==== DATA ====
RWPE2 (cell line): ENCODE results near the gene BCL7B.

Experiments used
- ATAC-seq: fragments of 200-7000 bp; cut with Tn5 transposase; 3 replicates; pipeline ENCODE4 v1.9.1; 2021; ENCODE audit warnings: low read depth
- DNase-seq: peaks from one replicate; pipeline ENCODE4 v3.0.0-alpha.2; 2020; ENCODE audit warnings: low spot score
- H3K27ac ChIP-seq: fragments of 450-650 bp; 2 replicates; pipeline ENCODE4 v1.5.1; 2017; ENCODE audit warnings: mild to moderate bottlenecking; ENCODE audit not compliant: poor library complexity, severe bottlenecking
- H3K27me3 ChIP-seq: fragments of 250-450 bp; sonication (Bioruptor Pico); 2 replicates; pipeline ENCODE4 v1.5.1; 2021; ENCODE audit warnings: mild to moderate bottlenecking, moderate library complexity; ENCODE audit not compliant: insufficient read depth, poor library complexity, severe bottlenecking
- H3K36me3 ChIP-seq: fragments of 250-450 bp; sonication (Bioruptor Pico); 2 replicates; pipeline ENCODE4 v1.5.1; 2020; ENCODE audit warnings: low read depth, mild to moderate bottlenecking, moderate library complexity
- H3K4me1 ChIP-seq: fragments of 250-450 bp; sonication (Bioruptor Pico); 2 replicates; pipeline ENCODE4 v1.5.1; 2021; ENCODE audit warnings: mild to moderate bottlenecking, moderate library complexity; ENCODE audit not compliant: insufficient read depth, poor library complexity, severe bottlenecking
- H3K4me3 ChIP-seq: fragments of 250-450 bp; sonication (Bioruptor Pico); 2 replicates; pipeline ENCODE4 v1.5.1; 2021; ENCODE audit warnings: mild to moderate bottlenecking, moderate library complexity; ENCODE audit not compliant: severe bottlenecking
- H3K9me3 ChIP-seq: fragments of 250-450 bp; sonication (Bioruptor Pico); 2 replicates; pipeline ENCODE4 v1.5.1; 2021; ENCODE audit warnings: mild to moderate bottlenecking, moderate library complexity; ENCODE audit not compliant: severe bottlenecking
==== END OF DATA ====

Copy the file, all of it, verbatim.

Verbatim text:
RWPE2 (cell line): ENCODE results near the gene BCL7B.

Experiments used
- ATAC-seq: fragments of 200-7000 bp; cut with Tn5 transposase; 3 replicates; pipeline ENCODE4 v1.9.1; 2021; ENCODE audit warnings: low read depth
- DNase-seq: peaks from one replicate; pipeline ENCODE4 v3.0.0-alpha.2; 2020; ENCODE audit warnings: low spot score
- H3K27ac ChIP-seq: fragments of 450-650 bp; 2 replicates; pipeline ENCODE4 v1.5.1; 2017; ENCODE audit warnings: mild to moderate bottlenecking; ENCODE audit not compliant: poor library complexity, severe bottlenecking
- H3K27me3 ChIP-seq: fragments of 250-450 bp; sonication (Bioruptor Pico); 2 replicates; pipeline ENCODE4 v1.5.1; 2021; ENCODE audit warnings: mild to moderate bottlenecking, moderate library complexity; ENCODE audit not compliant: insufficient read depth, poor library complexity, severe bottlenecking
- H3K36me3 ChIP-seq: fragments of 250-450 bp; sonication (Bioruptor Pico); 2 replicates; pipeline ENCODE4 v1.5.1; 2020; ENCODE audit warnings: low read depth, mild to moderate bottlenecking, moderate library complexity
- H3K4me1 ChIP-seq: fragments of 250-450 bp; sonication (Bioruptor Pico); 2 replicates; pipeline ENCODE4 v1.5.1; 2021; ENCODE audit warnings: mild to moderate bottlenecking, moderate library complexity; ENCODE audit not compliant: insufficient read depth, poor library complexity, severe bottlenecking
- H3K4me3 ChIP-seq: fragments of 250-450 bp; sonication (Bioruptor Pico); 2 replicates; pipeline ENCODE4 v1.5.1; 2021; ENCODE audit warnings: mild to moderate bottlenecking, moderate library complexity; ENCODE audit not compliant: severe bottlenecking
- H3K9me3 ChIP-seq: fragments of 250-450 bp; sonication (Bioruptor Pico); 2 replicates; pipeline ENCODE4 v1.5.1; 2021; ENCODE audit warnings: mild to moderate bottlenecking, moderate library complexity; ENCODE audit not compliant: severe bottlenecking